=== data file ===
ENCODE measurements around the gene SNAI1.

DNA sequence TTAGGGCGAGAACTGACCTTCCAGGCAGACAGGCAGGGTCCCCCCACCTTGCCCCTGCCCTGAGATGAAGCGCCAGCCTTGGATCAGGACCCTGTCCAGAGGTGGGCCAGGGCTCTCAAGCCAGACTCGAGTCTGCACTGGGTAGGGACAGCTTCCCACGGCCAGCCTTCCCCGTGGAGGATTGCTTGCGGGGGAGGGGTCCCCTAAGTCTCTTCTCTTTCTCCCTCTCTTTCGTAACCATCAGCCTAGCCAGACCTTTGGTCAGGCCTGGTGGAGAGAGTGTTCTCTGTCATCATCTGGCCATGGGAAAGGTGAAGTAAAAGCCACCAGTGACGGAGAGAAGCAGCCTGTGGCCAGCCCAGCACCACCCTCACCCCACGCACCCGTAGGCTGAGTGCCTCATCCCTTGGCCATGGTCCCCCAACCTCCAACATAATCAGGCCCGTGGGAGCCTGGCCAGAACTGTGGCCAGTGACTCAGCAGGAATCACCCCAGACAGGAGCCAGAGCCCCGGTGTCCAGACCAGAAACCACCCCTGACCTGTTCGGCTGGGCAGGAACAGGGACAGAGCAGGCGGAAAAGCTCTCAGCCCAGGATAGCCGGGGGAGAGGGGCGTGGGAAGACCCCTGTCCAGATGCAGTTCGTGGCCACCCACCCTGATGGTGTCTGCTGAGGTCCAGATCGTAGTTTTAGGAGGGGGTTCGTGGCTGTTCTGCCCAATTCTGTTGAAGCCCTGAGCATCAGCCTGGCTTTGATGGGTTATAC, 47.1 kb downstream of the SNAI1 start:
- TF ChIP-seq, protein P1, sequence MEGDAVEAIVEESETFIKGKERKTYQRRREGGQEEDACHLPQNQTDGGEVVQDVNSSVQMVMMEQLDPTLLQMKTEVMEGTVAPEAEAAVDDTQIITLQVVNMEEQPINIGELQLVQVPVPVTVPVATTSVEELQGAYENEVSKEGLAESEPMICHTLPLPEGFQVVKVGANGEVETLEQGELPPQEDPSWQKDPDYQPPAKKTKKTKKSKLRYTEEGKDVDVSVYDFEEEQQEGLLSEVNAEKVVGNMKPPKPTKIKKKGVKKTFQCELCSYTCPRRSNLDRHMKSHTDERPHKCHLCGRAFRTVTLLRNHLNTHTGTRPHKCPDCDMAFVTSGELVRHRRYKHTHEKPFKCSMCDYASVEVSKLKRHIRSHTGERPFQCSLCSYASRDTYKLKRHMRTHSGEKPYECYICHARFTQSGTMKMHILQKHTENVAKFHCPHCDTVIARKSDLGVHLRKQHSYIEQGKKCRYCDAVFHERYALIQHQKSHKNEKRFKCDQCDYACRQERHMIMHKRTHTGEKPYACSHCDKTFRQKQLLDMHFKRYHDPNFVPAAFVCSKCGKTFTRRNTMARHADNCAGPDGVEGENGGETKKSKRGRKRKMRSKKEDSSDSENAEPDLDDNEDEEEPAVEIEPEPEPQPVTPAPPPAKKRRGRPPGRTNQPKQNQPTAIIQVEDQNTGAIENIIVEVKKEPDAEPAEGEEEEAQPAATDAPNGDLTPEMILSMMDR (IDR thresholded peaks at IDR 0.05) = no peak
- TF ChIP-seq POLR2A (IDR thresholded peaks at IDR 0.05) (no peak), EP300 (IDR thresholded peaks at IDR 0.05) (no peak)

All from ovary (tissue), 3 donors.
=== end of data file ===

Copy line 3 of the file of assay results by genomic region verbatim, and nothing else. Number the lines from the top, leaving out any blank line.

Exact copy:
- TF ChIP-seq, protein P1, sequence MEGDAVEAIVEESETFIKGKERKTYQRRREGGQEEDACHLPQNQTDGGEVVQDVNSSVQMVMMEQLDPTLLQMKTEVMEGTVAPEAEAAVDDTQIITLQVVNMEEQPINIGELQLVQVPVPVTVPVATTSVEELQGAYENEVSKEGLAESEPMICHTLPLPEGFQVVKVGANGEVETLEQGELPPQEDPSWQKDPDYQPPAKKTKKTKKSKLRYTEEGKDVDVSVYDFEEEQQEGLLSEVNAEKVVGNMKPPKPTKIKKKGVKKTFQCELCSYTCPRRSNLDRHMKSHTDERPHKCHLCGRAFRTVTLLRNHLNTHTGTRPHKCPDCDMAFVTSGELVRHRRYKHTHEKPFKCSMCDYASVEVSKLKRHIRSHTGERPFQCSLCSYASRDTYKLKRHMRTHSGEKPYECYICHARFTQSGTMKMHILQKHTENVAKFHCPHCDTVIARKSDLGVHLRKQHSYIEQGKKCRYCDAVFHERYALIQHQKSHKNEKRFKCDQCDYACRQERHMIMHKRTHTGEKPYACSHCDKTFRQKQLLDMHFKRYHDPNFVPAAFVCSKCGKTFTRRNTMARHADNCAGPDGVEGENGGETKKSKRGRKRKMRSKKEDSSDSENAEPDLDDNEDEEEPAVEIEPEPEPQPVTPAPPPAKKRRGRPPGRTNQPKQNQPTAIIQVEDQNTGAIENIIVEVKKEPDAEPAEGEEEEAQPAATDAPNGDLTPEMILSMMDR (IDR thresholded peaks at IDR 0.05) = no peak